The GSN 2015 Digital Yearbook of Awards


Click Here

January 2016 Digital Edition


Click Here

December 2015/January 2016 Digital Edition


Click Here

Digital Version of November/December 2015 Print Edition


Click Here

October/November 2015 Digital Edition


Click Here

Digital Version of July/August 2015 
Print Edition

GSN July/Aug Print Edition

Click Here

June/July 2015 Digital Edition

Click Here

Market Sectors

Technology Sectors

TSA shows some flexibility in releasing some ‘TSA Precheck’ background records

TSA has determined that the system of records it has established for its “TSA Precheck” trusted traveler program will be subject to various exemptions spelled out in the Privacy Act, and that background information about applicants to the Precheck program can be withheld by TSA for law enforcement and national security reasons.

Over the years, individuals and civil liberties groups periodically have argued that provisions of the Privacy Act require that government agencies disclose whatever personally identifiable information they gather about an individual, so that individual will have a chance to challenge the accuracy of the information. Government agencies generally claim that they have the legal right not to disclose certain sensitive data.

In a final rule it published in the Federal Register on January 2, TSA essentially “split the difference,” declaring that it has the right not to disclose certain information if that might compromise the government’s law enforcement or national security efforts, while at the same time noting that it might take such requests from individuals under consideration on a case-by-case basis.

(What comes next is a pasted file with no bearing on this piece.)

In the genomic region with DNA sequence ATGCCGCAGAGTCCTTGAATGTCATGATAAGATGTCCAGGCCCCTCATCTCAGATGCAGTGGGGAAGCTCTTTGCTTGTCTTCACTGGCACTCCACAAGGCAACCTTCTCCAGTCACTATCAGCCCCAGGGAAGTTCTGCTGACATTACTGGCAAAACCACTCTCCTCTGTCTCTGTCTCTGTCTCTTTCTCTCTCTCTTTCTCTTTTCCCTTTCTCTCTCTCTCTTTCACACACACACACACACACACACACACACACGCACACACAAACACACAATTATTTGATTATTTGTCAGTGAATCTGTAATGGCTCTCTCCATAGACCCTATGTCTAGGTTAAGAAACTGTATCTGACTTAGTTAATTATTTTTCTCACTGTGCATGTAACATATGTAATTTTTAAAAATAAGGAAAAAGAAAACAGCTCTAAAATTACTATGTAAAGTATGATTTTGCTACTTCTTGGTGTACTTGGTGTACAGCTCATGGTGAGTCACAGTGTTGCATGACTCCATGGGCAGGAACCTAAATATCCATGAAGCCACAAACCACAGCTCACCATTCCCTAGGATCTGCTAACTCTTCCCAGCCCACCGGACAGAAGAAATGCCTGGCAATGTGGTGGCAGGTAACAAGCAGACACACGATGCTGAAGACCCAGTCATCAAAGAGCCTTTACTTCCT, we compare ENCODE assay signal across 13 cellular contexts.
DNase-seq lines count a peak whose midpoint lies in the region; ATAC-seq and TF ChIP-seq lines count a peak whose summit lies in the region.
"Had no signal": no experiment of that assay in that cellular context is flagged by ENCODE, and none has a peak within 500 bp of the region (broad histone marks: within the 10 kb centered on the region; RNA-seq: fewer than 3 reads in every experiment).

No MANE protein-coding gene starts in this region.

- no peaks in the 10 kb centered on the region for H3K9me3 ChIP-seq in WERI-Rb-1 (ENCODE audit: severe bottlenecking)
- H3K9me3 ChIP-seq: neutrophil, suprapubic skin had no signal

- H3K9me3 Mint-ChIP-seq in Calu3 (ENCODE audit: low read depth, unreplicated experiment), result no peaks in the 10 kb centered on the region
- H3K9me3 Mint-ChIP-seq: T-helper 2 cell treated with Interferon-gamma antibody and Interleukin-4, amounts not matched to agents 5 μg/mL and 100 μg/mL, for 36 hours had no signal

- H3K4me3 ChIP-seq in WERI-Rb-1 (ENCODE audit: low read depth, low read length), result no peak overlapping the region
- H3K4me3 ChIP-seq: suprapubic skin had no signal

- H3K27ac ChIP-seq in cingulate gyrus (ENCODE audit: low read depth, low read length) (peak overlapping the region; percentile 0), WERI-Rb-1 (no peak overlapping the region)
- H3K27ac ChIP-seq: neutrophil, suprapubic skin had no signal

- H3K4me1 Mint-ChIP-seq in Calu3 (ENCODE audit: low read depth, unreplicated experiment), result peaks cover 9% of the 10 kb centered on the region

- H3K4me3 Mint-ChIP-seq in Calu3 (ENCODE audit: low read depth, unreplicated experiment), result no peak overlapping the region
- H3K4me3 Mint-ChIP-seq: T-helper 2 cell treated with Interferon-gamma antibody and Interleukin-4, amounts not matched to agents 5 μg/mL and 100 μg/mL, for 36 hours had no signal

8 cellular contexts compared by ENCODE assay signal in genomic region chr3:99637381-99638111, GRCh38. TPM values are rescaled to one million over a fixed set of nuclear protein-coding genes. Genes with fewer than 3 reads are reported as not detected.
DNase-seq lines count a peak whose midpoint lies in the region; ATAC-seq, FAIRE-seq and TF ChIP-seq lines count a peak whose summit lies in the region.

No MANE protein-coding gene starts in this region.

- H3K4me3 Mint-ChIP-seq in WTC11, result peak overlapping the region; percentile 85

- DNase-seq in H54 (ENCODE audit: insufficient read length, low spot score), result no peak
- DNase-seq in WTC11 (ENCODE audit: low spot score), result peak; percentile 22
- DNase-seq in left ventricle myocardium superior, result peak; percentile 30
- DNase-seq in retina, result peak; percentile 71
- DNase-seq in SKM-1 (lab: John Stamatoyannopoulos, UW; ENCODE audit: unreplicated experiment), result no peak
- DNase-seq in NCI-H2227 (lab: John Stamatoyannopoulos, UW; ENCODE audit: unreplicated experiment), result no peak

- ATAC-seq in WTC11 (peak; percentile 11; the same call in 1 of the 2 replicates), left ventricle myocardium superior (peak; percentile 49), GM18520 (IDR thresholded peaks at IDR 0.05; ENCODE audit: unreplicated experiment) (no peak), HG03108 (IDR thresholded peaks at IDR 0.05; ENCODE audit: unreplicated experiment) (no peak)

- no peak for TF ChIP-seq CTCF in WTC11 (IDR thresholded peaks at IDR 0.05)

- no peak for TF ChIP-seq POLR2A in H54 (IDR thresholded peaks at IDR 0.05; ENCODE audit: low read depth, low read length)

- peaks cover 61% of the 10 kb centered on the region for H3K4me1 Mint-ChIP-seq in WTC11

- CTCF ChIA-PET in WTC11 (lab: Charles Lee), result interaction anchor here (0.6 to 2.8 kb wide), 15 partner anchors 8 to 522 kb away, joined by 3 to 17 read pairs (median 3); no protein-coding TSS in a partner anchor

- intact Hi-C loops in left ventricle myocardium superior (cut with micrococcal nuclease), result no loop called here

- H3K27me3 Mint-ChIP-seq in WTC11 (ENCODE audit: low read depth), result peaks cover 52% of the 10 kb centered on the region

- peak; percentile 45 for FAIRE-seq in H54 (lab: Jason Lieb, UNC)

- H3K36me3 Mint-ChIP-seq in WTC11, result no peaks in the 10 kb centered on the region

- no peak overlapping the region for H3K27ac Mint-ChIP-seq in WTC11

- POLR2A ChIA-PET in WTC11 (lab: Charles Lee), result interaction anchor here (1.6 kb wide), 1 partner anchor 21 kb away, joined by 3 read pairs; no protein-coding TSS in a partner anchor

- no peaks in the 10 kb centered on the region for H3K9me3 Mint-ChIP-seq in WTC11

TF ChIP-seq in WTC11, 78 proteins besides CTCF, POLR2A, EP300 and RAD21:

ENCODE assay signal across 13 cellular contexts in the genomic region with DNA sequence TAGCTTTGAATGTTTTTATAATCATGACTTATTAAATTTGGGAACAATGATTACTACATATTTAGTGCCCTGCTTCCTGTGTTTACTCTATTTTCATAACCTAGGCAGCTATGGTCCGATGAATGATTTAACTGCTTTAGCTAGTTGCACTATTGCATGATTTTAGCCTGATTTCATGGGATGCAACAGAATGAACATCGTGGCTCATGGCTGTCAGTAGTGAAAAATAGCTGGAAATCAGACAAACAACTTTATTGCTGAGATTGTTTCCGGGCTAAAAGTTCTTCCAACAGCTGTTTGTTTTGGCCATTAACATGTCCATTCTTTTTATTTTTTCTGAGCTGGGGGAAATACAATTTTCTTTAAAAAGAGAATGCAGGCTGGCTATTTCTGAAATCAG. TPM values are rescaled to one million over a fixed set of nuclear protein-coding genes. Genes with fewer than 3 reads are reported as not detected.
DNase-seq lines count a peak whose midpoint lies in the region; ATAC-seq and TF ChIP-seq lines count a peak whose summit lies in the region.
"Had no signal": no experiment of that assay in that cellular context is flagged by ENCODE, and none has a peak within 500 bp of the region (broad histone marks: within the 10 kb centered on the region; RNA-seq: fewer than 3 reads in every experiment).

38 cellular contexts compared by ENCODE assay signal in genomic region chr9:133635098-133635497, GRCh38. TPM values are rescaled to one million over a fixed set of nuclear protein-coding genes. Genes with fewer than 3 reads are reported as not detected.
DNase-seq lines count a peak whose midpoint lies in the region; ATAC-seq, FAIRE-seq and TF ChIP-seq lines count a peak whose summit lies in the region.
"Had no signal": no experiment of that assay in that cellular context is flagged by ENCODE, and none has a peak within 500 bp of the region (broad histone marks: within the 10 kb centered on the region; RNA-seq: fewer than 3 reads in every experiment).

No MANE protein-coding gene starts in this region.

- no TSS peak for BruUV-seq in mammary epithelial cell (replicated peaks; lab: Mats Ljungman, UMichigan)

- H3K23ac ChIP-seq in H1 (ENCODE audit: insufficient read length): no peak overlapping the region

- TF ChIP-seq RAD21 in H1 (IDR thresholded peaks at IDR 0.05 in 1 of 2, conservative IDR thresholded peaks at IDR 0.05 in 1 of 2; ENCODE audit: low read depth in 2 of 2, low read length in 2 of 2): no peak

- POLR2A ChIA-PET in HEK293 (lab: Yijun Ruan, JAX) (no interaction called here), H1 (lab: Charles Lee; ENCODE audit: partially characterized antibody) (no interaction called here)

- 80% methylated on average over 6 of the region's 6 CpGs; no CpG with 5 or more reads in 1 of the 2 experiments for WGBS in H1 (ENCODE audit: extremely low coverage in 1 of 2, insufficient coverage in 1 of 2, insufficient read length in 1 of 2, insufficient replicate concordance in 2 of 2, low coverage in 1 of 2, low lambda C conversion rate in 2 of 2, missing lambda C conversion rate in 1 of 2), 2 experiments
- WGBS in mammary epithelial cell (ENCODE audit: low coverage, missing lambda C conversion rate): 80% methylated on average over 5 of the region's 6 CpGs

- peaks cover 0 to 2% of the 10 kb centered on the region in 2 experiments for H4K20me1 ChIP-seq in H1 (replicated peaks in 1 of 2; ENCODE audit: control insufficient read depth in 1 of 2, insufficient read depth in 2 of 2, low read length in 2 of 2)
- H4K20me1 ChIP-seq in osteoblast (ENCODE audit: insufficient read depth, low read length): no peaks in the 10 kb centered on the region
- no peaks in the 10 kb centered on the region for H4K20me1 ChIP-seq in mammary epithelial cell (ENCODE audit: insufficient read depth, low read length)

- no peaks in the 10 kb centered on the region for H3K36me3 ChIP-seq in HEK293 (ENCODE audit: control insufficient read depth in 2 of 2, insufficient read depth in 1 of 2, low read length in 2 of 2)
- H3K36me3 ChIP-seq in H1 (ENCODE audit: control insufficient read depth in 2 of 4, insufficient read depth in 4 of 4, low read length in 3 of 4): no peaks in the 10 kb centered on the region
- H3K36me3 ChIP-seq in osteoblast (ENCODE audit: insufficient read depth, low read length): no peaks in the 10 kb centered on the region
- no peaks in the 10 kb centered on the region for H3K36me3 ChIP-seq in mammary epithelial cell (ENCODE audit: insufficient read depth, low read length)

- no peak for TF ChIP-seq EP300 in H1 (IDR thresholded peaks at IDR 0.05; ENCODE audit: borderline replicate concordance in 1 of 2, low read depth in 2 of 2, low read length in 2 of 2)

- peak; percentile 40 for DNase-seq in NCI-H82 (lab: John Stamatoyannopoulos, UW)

“DHS will consider requests on a case-by-case basis, and in certain instances may waive applicable exemptions and release material that otherwise would be withheld,” said the final rule.

In addition, TSA indicated that it will take steps to allow applicants for its Precheck program who are deemed ineligible to take steps to correct any inaccuracies. “TSA will notify applicants who are denied eligibility in writing of the reasons for the denial,” said the rule. “If initially deemed ineligible, applicants will have an opportunity to correct cases of misidentification or inaccurate criminal or immigration records.”

However, the burden of proof will reside with the applicant, according to the TSA notice.

“The applicant must provide a certified revised record, or the appropriate court must forward a certified true copy of the information, prior to TSA approving eligibility of the applicant for the TSA [check] Application Program,” says the final rule. 

Further information about this TSA rule is available from Peter Pietra, a TSA privacy officer, at